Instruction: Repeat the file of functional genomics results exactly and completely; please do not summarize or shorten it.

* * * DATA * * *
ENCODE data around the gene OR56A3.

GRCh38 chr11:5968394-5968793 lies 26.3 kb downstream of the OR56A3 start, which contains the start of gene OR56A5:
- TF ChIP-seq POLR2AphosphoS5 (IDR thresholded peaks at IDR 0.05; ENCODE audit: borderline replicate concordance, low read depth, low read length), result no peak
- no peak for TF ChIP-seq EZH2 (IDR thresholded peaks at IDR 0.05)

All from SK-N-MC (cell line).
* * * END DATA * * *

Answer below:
ENCODE data around the gene OR56A3.

GRCh38 chr11:5968394-5968793 lies 26.3 kb downstream of the OR56A3 start, which contains the start of gene OR56A5:
- TF ChIP-seq POLR2AphosphoS5 (IDR thresholded peaks at IDR 0.05; ENCODE audit: borderline replicate concordance, low read depth, low read length), result no peak
- no peak for TF ChIP-seq EZH2 (IDR thresholded peaks at IDR 0.05)

All from SK-N-MC (cell line).